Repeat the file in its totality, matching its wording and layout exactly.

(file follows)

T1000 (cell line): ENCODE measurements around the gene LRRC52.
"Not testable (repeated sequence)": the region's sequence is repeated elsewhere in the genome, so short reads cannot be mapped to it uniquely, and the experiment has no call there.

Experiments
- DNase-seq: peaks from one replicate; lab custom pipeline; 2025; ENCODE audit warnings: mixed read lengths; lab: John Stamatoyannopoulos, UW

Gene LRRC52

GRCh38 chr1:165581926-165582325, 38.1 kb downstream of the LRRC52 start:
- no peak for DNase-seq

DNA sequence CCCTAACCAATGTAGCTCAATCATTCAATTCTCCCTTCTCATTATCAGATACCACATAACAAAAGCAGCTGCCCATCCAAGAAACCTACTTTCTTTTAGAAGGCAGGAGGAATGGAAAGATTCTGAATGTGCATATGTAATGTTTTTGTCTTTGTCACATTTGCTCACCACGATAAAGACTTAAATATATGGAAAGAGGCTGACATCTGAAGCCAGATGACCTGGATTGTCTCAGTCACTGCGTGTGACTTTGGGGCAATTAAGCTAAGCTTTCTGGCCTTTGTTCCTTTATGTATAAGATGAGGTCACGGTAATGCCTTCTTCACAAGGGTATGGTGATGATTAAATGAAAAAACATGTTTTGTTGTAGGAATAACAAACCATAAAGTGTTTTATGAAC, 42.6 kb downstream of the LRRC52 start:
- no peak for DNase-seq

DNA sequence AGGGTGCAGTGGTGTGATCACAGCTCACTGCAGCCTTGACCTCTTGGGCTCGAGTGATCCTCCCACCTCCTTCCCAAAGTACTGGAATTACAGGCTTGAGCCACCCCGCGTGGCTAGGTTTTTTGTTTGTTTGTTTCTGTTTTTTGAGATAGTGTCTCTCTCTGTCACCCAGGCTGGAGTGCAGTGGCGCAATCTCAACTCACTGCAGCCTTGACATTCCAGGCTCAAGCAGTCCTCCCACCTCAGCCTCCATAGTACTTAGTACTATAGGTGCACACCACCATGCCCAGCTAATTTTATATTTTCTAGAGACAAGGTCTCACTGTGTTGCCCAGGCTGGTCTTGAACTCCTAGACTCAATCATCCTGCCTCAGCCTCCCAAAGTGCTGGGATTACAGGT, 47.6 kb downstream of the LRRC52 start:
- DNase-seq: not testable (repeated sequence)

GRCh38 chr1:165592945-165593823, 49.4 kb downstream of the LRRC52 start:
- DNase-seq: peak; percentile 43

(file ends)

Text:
T1000 (cell line): ENCODE measurements around the gene LRRC52.
"Not testable (repeated sequence)": the region's sequence is repeated elsewhere in the genome, so short reads cannot be mapped to it uniquely, and the experiment has no call there.

Experiments
- DNase-seq: peaks from one replicate; lab custom pipeline; 2025; ENCODE audit warnings: mixed read lengths; lab: John Stamatoyannopoulos, UW

Gene LRRC52

GRCh38 chr1:165581926-165582325, 38.1 kb downstream of the LRRC52 start:
- no peak for DNase-seq

DNA sequence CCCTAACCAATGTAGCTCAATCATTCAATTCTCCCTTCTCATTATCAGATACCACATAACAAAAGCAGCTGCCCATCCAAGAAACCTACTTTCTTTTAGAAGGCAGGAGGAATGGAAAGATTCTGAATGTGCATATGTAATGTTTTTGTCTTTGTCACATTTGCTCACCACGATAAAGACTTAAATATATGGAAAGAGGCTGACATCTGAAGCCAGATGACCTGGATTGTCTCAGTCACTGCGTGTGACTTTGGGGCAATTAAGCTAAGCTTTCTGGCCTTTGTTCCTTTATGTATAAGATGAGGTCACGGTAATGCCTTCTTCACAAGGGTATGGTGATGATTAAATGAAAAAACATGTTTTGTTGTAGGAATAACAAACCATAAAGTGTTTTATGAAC, 42.6 kb downstream of the LRRC52 start:
- no peak for DNase-seq

DNA sequence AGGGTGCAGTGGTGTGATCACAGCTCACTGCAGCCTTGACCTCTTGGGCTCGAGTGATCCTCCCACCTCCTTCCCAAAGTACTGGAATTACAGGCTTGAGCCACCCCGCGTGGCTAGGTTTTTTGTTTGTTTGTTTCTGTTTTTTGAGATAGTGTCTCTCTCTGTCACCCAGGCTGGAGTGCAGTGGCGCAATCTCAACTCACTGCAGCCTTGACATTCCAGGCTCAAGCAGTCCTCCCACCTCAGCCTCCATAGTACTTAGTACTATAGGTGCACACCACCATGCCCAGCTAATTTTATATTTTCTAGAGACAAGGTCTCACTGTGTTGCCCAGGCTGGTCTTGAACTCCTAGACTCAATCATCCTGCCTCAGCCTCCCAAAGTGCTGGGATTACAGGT, 47.6 kb downstream of the LRRC52 start:
- DNase-seq: not testable (repeated sequence)

GRCh38 chr1:165592945-165593823, 49.4 kb downstream of the LRRC52 start:
- DNase-seq: peak; percentile 43